While attackers are using viruses and worms to pave the way for spammers, virus authors also are also starting to use infected computers to release their wares and cover their tracks, said Craig Schmugar, virus research engineer for Network Associates, an anti-virus company based in Santa Clara, Calif.
"The line between spam and viruses will become even blurrier in the months ahead," Schmugar said.
| ____Tech Policy Year in Review____ washingtonpost.com's tech policy team members summarize major developments in 2003 and look forward to what 2004 holds for the debate over Internet taxes and the battles to can spam and stop Internet crime. |
Internet Security and Cybercrime: A look at the increasingly sophisticated nature of online crime.
Spam: Critics charge the new federal anti-spam law won't work.
Internet Sales Taxes: It may be 2005 before the state-led effort to tax Internet retail sales gains traction.
Internet Tax Moratorium: The states' rights issue collided with efforts to renew the Internet access tax ban. Will Congress cut a deal in 2004?
Tech Policy Wrap-up: Major developments in 2003.
Are You Ready?
Note: This is an unscientific survey of washingtonpost.com readers.
Too Many Patches
Internet security officials regularly urge consumers to practice safe computing, such as making sure they regularly update anti-virus software and deploy the latest security fixes from software firms like Microsoft.
But even the savviest computer users can't always keep up with the large number of security patches issued every year. Most Internet worms spread by exploiting unpatched security holes in software and operating systems. This year, as in the past, the big target has been Microsoft, whose Windows operating system powers more than 90 percent of the desktop PCs on the planet.
The "Slammer" worm kicked off the virus season in January, spreading with such unprecedented speed -- it infected more than 300,000 vulnerable Microsoft servers in less than 15 minutes -- that it clogged networks worldwide, crashing bank ATMs and delaying airline flights.
The "Blaster" worm made headlines in August by crashing or infecting more than a half-million PCs worldwide, attempting to hijack them for a coordinated attack on Microsoft's security Web site.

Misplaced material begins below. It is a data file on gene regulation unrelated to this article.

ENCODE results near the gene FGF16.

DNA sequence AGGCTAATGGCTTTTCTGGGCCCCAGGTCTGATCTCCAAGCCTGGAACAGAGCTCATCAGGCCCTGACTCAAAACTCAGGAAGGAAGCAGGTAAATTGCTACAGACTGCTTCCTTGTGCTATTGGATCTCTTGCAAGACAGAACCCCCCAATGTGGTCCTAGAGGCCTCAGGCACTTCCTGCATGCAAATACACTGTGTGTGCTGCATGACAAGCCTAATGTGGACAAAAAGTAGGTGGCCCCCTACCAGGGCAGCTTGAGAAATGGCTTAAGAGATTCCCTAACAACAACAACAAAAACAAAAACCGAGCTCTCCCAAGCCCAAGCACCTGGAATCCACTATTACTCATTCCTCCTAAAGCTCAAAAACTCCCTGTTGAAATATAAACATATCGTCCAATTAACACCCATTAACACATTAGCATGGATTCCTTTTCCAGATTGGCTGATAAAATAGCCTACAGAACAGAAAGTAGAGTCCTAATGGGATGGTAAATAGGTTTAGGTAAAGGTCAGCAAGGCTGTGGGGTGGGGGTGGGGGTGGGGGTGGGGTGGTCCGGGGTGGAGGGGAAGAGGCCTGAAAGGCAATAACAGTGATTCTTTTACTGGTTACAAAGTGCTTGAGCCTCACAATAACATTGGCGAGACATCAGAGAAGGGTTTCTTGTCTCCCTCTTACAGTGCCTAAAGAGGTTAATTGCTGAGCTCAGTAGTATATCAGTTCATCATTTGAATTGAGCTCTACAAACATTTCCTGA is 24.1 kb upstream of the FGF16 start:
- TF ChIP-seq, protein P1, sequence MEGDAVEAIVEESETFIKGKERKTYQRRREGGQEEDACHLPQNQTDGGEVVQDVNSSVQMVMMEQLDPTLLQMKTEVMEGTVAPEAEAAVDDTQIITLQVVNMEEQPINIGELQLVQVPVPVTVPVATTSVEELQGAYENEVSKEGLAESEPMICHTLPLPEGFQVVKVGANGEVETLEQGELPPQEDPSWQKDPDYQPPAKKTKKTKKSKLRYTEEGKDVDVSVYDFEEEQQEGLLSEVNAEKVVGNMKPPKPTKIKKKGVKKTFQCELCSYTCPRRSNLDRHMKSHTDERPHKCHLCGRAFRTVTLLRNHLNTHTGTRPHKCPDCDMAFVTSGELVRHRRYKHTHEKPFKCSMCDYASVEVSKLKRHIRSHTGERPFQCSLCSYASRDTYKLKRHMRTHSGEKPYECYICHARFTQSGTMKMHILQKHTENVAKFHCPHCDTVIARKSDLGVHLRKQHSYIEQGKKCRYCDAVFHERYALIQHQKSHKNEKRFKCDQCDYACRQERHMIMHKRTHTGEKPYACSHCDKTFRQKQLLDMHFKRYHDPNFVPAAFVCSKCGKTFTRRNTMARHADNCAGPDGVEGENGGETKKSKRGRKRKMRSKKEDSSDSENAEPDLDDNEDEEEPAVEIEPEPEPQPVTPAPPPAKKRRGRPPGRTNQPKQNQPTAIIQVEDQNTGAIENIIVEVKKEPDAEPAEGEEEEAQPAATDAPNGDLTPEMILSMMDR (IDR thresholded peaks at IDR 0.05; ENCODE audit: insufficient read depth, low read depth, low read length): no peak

That attack ultimately proved unsuccessful, but security experts soon had to deal with the "Welchia" worm, a so-called good worm that was intended to patch the security hole exploited by Blaster. Welchia spread so quickly that it disabled many corporate networks for days on end. Welchia and Blaster remain among the Top Five most prevalent worms to date, according to Symantec Security Response.
Christmas Virus Season
Even as criminals can exploit a whole list of newly discovered vulnerabilities, SANS's Ullrich said he expects a bumper crop of new computers to be infected with old worms and viruses still circulating on the Internet as millions of consumers plug in shiny new computers they receive over the holidays.
"The trouble is, even if your intention is take the new PC out of the box, plug it into the Internet and download the patches, it doesn't take but a few minutes for one of these worms to find you, and then 'bam,' you're infected," Ullrich said. "Most won't survive the first day without getting hit with something."
CERT's Houle agreed, and urged consumers to learn more about how to protect their computers and install the latest security patches. Alternatively, he said, consumers should enable the software-based firewall that's included in the latest Microsoft systems before connecting their computers to the Internet.